The very title of this topic may seem provocative, as many childhood music educators and researchers have varying opinions on what makes a truly great children’s music instruction. There are various established and differing music teaching methods such as The Suzuki Method and The Orff Approach, or The Kodaly and Dalcroze methods. While some of these methods are more focused on the learning of an instrument, they all tend to share a core set of teaching principles. This is not a competitive comparison of any program versus another, but an analysis of the shared beliefs upon which most all music teachers and educators agree.
Core Principles of Children’s Music Education
Here are several basic, yet important tenants to teaching early childhood music education that can be found in nearly all successful children’s music programs:
Focus on the Child – This may seem blatantly obvious, but it is important to emphasize for all childhood educators not to lose the “forest from the trees,” by making the teaching method the center of attention instead of the child themselves. Focusing on the child requires a respect of each student and their individual learning journey. This important approach also touches on “Follow the Child,” one of the central principles of the celebrated Montessori teaching method.
Music and Movement – Research suggests that encouraging movement at an early age helps to improve all kinds of cognitive as well as physical development. The area of the brain associated with motor control, the cerebellum, is also largely responsible for our learning process. The connection of both music and movement release endorphins in the brain, which helps to maintain interest and energy in a subject. Finally, movement helps children with beat perception and the development of rhythm, timing, and the motor control that will assist in music comprehension and learning an instrument.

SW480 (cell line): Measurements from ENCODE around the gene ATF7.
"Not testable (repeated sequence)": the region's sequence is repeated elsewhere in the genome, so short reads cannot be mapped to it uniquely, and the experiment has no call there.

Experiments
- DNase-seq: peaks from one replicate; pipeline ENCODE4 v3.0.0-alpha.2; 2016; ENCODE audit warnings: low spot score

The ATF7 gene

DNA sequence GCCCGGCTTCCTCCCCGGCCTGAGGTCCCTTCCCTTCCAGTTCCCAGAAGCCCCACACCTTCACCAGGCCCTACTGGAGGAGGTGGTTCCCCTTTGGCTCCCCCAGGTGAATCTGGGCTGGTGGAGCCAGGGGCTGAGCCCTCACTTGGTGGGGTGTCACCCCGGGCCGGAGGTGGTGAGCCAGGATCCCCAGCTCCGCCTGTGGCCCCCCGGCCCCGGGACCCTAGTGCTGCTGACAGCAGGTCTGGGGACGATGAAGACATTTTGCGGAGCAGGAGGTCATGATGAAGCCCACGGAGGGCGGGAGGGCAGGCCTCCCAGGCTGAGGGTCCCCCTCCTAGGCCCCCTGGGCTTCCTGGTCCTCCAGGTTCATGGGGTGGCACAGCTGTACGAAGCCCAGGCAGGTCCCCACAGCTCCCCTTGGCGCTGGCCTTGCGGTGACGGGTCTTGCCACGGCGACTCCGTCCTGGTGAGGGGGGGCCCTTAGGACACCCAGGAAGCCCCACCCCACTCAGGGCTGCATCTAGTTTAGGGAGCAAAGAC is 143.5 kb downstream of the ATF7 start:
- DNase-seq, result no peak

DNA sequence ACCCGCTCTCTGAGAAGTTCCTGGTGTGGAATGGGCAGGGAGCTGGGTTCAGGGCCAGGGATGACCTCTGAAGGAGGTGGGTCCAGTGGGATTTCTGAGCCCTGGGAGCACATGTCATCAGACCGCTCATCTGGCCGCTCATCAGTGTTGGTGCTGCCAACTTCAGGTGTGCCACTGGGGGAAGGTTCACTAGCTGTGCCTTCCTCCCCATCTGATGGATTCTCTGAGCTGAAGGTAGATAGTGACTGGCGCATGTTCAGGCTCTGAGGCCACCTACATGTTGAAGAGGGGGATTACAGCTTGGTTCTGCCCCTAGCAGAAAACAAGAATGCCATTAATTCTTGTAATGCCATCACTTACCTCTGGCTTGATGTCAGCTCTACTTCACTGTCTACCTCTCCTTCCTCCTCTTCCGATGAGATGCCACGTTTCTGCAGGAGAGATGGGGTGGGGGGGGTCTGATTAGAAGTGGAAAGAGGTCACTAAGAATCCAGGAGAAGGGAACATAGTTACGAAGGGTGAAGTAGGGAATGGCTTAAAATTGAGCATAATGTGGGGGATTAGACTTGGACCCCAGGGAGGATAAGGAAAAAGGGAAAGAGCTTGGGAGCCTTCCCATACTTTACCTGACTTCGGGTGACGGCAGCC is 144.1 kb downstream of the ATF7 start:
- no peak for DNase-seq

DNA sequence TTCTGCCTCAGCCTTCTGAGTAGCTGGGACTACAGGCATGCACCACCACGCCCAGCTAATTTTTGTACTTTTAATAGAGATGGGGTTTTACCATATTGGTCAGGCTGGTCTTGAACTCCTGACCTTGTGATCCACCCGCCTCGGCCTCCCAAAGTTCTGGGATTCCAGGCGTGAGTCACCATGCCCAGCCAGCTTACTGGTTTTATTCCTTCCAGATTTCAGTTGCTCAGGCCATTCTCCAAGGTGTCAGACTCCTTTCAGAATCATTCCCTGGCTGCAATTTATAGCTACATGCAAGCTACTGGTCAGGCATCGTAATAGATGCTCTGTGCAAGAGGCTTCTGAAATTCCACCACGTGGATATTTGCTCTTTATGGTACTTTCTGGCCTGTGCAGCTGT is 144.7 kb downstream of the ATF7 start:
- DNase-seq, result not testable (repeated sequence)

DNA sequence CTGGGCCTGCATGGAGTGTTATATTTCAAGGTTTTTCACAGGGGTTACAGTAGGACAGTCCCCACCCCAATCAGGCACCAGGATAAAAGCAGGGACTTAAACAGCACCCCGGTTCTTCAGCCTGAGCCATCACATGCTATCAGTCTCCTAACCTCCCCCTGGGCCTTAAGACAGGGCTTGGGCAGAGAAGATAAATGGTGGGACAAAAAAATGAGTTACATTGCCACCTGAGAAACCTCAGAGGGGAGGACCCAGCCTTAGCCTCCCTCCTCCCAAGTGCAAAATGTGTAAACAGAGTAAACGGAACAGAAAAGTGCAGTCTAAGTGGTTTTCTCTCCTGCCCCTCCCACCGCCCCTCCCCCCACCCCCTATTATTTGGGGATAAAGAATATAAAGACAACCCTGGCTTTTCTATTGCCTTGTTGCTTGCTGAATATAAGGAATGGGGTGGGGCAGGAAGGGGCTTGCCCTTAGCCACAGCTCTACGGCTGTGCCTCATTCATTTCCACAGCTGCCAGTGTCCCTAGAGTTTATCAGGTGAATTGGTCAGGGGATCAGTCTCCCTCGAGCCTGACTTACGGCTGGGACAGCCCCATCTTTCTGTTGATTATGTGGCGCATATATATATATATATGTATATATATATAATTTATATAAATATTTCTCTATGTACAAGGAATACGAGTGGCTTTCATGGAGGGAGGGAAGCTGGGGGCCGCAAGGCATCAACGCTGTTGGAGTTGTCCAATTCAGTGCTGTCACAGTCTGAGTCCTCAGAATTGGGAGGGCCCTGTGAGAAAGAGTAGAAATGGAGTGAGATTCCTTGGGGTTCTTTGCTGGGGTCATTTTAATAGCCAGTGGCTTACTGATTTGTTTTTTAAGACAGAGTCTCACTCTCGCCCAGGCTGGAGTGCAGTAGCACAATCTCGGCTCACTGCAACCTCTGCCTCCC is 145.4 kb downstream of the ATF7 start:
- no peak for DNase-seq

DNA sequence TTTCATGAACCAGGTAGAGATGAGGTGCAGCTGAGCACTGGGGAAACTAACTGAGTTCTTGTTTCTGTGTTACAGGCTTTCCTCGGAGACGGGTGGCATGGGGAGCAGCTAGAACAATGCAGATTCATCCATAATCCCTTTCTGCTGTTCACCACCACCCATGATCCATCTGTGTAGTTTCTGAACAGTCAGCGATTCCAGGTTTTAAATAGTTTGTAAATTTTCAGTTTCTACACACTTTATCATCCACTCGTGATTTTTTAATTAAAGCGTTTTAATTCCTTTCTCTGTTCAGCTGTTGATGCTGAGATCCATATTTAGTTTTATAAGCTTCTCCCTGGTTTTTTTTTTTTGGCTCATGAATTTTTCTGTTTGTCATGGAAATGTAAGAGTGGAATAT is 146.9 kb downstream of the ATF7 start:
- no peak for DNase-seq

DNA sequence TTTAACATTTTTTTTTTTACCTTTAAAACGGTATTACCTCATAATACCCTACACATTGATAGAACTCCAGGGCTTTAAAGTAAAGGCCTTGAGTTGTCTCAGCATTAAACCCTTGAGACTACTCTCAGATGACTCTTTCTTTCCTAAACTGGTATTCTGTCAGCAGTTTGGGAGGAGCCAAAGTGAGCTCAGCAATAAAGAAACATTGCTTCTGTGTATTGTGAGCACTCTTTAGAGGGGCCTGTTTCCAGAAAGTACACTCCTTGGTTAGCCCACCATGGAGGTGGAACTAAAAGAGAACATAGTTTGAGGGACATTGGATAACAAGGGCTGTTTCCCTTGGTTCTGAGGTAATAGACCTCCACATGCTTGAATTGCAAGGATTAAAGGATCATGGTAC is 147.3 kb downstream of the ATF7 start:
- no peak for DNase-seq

Parental/Caregiver Involvement in Children’s Music Education – One principle shared by nearly all successful early childhood music programs is the importance of parental participation. This is often graphically represented as a triangular relationship between child, teacher, and parent. As one would suspect, the importance of parental involvement is not only beneficial to music learning, but all kinds of learning and early childhood development. Research has shown that, just as with traditional academics, parental involvement is particularly beneficial in early children’s music programs through observation and mimicry, helping to develop a better understanding of cultural ties to music, musical concepts, group social interaction, and motor skills development through the use of musical instruments.
The most successful children’s music programs share several core principles that can be applied to nearly all early childhood learning. A Focus on the Child ensures that the approach respects the individuality and pace of learning that each child possesses. Music Combined with Movement helps with not only the mechanics of rhythm and timing of music, but also with cognitive aspects that encourage learning. Finally, Parental/Caregiver Involvement creates a triangular bond between teacher, child and parent which reinforces mimicry and a lifetime love of learning. All of these core principles combined with a carefully designed curriculum and supporting materials, are key to success for early childhood learning programs.